But why do it? What’s the point of bringing back some pigeons that have been gone for a century, or some hairy elephants that disappeared four millennia ago? Well, what’s the point of protecting unhairy elephants in Africa or over-specialized pandas in China or dangerous polar bears in the Arctic, or any of the endangered species we spend so much money and angst on preserving?
We protect endangered species, conservationists retort (and most of the public agrees), in order to preserve the richest biodiversity we can, to retain creatures that have important ecological roles, or that people love, or as emblems to protect whole endangered ecosystems. We protect them to learn the science to protect them better. We protect them to undo harm that humans have caused.
All those reasons apply to bringing back extinct species, plus some — such as the pure thrill of the prospect of herds of mammoths bringing tusker wisdom back to the far north, or clouds of passenger pigeons once again darkening the sun. It would be a reframing of possibilities as momentous as landing humans on the moon was (at a tiny fraction of the cost). Conservation biology would leap to the forefront of genetic science. The conservation story could shift from negative to positive, from constant whining and guilt-tripping to high fives and new excitement.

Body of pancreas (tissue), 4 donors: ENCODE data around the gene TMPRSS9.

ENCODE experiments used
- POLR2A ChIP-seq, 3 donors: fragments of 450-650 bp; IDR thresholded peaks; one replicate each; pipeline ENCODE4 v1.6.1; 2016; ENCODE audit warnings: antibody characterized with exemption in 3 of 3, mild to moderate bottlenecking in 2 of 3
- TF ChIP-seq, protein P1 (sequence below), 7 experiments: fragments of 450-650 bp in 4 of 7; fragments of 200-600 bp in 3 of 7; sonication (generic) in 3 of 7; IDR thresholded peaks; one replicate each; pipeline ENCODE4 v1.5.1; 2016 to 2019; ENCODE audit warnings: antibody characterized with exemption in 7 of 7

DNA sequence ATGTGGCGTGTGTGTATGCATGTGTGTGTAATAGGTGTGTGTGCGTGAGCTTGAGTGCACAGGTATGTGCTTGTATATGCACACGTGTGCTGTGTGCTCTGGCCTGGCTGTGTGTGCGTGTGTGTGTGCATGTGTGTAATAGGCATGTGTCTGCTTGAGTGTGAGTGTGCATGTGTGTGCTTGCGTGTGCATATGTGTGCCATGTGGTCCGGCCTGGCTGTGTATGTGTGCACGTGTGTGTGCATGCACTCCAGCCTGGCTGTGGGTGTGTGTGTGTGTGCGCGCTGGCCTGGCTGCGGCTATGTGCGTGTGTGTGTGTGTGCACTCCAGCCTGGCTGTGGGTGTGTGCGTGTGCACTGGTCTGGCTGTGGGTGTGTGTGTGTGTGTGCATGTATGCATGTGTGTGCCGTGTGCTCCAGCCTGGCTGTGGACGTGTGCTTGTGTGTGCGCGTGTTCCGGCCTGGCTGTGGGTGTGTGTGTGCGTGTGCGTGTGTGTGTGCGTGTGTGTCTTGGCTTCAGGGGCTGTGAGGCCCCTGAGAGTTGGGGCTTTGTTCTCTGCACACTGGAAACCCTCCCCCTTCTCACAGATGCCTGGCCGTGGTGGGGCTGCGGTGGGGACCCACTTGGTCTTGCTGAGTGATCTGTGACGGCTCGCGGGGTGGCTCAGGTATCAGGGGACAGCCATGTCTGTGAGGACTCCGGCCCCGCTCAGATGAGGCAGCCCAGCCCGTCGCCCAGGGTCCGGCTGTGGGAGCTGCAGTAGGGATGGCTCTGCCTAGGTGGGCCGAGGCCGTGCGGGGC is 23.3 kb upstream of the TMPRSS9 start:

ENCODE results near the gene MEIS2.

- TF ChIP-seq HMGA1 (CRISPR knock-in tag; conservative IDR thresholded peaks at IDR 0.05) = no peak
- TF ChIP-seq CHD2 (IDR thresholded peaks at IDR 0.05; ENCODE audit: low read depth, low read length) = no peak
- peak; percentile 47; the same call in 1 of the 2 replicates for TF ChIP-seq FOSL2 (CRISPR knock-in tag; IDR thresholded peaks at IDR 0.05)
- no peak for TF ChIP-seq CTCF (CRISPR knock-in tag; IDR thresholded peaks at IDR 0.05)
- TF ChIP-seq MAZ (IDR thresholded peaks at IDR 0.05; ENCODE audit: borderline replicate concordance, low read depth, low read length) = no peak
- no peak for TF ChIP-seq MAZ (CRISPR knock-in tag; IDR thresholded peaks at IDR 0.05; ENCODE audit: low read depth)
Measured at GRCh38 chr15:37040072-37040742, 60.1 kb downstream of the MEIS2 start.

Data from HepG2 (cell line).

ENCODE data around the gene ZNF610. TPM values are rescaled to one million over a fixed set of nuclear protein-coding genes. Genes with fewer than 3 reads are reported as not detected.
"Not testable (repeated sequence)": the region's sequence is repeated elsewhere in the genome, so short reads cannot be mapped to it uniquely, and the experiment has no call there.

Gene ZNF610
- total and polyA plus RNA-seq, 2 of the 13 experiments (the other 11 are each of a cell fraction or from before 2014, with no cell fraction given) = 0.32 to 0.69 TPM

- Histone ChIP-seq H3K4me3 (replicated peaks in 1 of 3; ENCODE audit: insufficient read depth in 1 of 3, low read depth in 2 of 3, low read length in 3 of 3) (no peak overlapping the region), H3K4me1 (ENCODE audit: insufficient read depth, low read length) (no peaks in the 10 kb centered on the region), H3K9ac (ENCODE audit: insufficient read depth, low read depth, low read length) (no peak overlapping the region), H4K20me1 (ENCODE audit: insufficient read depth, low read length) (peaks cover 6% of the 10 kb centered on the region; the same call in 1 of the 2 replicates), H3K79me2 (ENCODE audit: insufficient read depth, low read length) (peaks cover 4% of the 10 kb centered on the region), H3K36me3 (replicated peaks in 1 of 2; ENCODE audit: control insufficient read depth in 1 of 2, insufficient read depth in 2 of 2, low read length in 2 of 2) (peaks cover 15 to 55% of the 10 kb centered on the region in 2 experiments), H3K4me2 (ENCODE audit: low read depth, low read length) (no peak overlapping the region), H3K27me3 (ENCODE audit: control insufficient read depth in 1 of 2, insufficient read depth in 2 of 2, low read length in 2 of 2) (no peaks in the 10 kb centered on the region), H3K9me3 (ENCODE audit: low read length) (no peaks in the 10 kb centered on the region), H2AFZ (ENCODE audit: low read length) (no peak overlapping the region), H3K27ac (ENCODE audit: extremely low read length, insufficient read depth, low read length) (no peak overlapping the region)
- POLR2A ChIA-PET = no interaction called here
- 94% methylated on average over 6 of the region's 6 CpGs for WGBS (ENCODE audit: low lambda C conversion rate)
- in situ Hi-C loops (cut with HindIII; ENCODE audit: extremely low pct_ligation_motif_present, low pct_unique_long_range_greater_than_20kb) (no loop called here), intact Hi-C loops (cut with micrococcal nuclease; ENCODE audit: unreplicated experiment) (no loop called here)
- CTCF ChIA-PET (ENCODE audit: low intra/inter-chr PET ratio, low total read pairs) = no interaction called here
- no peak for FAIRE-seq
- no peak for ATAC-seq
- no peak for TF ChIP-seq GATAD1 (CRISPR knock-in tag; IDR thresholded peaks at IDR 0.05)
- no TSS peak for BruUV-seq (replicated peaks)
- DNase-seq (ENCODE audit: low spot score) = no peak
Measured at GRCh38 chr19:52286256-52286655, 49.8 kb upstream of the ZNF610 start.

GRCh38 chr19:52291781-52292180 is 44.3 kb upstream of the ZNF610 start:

Passenger pigeons were North America’s most iconic extinction. When they were slaughtered from billions to zero in the late 19th century, we caught on that the same was about to happen to the American bison, and the protection of endangered species became an established idea and practice. How fine it would be to reverse the founding human mistake that inspired modern conservation. It would mean that conservation biology has come full circle.
Aldo Leopold described the ecological role of passenger pigeons as if they were a forest fire: "Yearly the feathered tempest roared up, down, and across the continent, sucking up the laden fruits of forest and prairie, burning them in a traveling blast of life." Their old habitat, the renowned Eastern deciduous forest, is largely back, perhaps needing the return of an important bird species that only the oldest trees remember. (The other great needed revival is the American chestnut, once one-quarter of the forest trees, now coming back strong thanks to genetic techniques and the efforts of The American Chestnut Foundation.)